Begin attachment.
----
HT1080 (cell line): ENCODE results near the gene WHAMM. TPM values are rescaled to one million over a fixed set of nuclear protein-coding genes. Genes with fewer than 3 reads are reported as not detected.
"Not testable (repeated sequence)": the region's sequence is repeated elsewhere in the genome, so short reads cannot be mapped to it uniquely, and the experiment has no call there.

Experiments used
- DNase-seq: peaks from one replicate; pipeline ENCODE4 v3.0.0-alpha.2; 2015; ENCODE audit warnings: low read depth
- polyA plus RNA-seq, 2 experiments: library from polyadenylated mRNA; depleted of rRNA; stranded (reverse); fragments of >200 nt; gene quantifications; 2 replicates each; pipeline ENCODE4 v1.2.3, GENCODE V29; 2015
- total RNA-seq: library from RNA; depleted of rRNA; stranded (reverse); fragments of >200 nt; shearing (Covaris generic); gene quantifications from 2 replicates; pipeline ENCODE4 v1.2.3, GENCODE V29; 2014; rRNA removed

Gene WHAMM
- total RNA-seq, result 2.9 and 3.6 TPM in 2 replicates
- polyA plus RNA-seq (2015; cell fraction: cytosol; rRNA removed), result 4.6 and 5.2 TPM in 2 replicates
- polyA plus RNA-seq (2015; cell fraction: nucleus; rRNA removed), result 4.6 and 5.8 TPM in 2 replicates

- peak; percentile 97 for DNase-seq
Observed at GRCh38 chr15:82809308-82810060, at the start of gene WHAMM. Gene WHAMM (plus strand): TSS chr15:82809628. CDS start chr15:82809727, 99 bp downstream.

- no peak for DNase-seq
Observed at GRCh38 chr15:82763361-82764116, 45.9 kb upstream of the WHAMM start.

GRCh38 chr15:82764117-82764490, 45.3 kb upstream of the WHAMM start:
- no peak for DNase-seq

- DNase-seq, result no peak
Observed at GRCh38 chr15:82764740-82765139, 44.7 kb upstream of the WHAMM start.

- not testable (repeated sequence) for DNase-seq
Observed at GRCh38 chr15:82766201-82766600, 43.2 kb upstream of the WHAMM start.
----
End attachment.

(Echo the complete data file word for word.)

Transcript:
HT1080 (cell line): ENCODE results near the gene WHAMM. TPM values are rescaled to one million over a fixed set of nuclear protein-coding genes. Genes with fewer than 3 reads are reported as not detected.
"Not testable (repeated sequence)": the region's sequence is repeated elsewhere in the genome, so short reads cannot be mapped to it uniquely, and the experiment has no call there.

Experiments used
- DNase-seq: peaks from one replicate; pipeline ENCODE4 v3.0.0-alpha.2; 2015; ENCODE audit warnings: low read depth
- polyA plus RNA-seq, 2 experiments: library from polyadenylated mRNA; depleted of rRNA; stranded (reverse); fragments of >200 nt; gene quantifications; 2 replicates each; pipeline ENCODE4 v1.2.3, GENCODE V29; 2015
- total RNA-seq: library from RNA; depleted of rRNA; stranded (reverse); fragments of >200 nt; shearing (Covaris generic); gene quantifications from 2 replicates; pipeline ENCODE4 v1.2.3, GENCODE V29; 2014; rRNA removed

Gene WHAMM
- total RNA-seq, result 2.9 and 3.6 TPM in 2 replicates
- polyA plus RNA-seq (2015; cell fraction: cytosol; rRNA removed), result 4.6 and 5.2 TPM in 2 replicates
- polyA plus RNA-seq (2015; cell fraction: nucleus; rRNA removed), result 4.6 and 5.8 TPM in 2 replicates

- peak; percentile 97 for DNase-seq
Observed at GRCh38 chr15:82809308-82810060, at the start of gene WHAMM. Gene WHAMM (plus strand): TSS chr15:82809628. CDS start chr15:82809727, 99 bp downstream.

- no peak for DNase-seq
Observed at GRCh38 chr15:82763361-82764116, 45.9 kb upstream of the WHAMM start.

GRCh38 chr15:82764117-82764490, 45.3 kb upstream of the WHAMM start:
- no peak for DNase-seq

- DNase-seq, result no peak
Observed at GRCh38 chr15:82764740-82765139, 44.7 kb upstream of the WHAMM start.

- not testable (repeated sequence) for DNase-seq
Observed at GRCh38 chr15:82766201-82766600, 43.2 kb upstream of the WHAMM start.